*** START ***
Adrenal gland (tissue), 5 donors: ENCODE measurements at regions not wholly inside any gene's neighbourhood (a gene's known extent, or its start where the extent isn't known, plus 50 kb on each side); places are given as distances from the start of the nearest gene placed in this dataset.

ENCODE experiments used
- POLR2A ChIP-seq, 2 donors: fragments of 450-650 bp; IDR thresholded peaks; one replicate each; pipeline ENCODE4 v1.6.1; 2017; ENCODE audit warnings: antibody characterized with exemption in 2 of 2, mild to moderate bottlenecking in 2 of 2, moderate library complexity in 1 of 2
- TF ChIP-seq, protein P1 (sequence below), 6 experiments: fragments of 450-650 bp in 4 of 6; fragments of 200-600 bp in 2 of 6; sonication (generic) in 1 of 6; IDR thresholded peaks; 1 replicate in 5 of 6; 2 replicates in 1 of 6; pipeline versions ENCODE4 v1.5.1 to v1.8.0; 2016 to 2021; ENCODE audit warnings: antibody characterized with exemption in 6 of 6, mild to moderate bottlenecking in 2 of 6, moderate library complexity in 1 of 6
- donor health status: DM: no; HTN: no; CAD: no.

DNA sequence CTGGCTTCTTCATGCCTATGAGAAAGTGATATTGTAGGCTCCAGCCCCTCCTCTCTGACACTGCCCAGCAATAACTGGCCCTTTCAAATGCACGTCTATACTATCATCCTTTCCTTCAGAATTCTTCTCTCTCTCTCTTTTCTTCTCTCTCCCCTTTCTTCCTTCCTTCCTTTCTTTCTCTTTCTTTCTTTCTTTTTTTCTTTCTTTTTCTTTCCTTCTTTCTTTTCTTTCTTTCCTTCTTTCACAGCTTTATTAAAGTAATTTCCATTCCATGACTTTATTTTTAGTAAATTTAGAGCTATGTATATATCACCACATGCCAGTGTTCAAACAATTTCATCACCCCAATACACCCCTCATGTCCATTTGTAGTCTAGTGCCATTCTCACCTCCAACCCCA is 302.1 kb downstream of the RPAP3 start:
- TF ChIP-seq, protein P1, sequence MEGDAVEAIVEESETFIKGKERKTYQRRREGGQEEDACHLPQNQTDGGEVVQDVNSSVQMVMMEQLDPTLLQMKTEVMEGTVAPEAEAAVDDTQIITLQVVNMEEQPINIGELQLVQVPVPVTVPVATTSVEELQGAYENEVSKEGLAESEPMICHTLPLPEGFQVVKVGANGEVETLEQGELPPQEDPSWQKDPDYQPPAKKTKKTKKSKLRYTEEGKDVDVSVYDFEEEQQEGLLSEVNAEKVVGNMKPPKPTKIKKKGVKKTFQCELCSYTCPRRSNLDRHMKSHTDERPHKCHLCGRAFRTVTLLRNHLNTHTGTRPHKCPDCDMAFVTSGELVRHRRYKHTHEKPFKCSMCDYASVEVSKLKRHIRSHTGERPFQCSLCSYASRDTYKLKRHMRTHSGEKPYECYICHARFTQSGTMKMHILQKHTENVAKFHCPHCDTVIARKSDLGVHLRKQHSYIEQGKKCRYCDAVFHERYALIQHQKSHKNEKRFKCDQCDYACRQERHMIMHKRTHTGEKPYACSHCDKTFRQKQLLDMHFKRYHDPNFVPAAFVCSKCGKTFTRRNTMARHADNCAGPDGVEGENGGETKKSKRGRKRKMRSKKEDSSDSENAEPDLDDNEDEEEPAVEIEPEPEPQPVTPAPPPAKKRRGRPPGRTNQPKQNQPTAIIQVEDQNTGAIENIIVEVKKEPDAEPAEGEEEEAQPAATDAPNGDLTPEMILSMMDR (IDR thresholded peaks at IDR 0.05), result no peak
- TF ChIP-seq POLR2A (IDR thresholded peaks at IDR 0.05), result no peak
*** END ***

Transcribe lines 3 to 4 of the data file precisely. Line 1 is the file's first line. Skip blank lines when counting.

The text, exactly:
- POLR2A ChIP-seq, 2 donors: fragments of 450-650 bp; IDR thresholded peaks; one replicate each; pipeline ENCODE4 v1.6.1; 2017; ENCODE audit warnings: antibody characterized with exemption in 2 of 2, mild to moderate bottlenecking in 2 of 2, moderate library complexity in 1 of 2
- TF ChIP-seq, protein P1 (sequence below), 6 experiments: fragments of 450-650 bp in 4 of 6; fragments of 200-600 bp in 2 of 6; sonication (generic) in 1 of 6; IDR thresholded peaks; 1 replicate in 5 of 6; 2 replicates in 1 of 6; pipeline versions ENCODE4 v1.5.1 to v1.8.0; 2016 to 2021; ENCODE audit warnings: antibody characterized with exemption in 6 of 6, mild to moderate bottlenecking in 2 of 6, moderate library complexity in 1 of 6